James Levine suspended by Met Opera after sexual abuse accusations

New York’s Metropolitan Opera suspended its longtime conductor, James Levine, 74, after three men came forward with accusations he sexually abused them decades ago, when they were teenagers.

Peter Gelb, the general manager of the Met, said the opera company was halting its four-decade relationship with Levine and suspending the director’s upcoming engagements, The New York Times reported.

The Met also said it’s hiring a former U.S. attorney to lead a “full and complete investigation.”

The accusations of sexual misconduct go back to 1968, according to the Times.

Chris Brown, who played principal bass in the St. Paul Chamber Orchestra for more than three decades, said Levine masturbated him in the summer of 1968, when Brown was 17, and then cajoled him to reciprocate.

The alleged incident took place at the Meadow Brook School of Music in Michigan, where Levine was a 25-year-old director in the summer program’s faculty, the newspaper reported.

James Lestock said Levine also masturbated him there that summer, when he was a 17-year-old cello student — the first of many sexual encounters, according to the Times.

A third accusation came from Ashok Pai, who grew up in Illinois near the Ravinia Festival, outside Chicago, where Levine was music director from 1973 to 1993. According to the Times, Pai said that he was sexually abused by the famed conductor starting in the summer of 1986, when he was 16.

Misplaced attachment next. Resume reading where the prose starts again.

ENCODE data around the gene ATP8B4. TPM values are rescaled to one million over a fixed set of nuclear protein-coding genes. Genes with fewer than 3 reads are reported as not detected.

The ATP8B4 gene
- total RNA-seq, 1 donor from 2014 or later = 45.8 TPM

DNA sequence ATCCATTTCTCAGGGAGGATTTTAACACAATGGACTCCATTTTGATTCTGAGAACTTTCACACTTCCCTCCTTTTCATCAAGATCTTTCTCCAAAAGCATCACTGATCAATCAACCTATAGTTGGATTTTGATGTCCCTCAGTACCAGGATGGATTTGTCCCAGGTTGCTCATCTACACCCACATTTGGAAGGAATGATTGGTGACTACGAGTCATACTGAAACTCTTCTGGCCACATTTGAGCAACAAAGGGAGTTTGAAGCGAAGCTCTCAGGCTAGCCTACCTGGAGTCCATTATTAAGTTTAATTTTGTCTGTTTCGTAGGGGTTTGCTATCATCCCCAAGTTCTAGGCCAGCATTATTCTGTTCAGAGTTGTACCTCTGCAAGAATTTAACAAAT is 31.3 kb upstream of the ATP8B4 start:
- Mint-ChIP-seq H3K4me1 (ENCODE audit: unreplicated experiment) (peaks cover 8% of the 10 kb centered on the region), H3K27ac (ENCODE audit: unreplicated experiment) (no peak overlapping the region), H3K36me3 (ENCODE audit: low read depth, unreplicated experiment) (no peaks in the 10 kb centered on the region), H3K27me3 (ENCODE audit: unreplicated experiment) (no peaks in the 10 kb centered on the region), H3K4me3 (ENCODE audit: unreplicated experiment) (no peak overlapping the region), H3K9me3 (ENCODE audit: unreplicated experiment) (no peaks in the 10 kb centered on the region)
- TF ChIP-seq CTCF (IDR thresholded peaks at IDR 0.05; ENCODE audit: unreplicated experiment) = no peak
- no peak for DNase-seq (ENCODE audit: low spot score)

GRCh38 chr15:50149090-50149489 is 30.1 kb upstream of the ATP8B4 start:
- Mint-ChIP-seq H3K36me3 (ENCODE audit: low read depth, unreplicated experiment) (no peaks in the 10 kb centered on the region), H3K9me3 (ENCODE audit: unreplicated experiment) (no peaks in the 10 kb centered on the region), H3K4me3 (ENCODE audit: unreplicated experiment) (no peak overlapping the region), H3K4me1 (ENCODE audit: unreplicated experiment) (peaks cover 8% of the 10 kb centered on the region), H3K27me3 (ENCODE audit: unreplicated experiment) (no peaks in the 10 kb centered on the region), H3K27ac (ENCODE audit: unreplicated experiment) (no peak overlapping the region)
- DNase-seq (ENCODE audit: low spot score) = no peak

Pai contacted the police department in Lake Forest, Illinois, in October of 2016 to report that he’d had sexual contact with the conductor when he was under age 18.

He said he was reaching out to police in Lake Forest because some of his encounters with Levine took place there in the mid-1980s.

Met officials said they learned of the police report last year.

“This first came to the Met’s attention when the Illinois police investigation was opened in October 2016,” the Met said in a statement Saturday. “At the time, Mr. Levine said that the charges were completely false, and we relied upon the further investigation of the police. We need to determine if these charges are true and, if they are, take appropriate action. We’ll now be conducting our own investigation with outside resources.”

The accusations against Levine, among the most prominent classical music conductors in the world, are the latest in a stream of sexual misconduct charges involving high-profile men in entertainment and the media that have rocked the nation since accusations against film mogul Harvey Weinstein were reported in October.

Levine served as music director of the Met from 1976 to 2016, when he assumed the position of music director emeritus.

Levine has struggled with health problems including Parkinson’s disease in recent years but is scheduled to conduct several productions this season.

The Associated Press contributed to this report.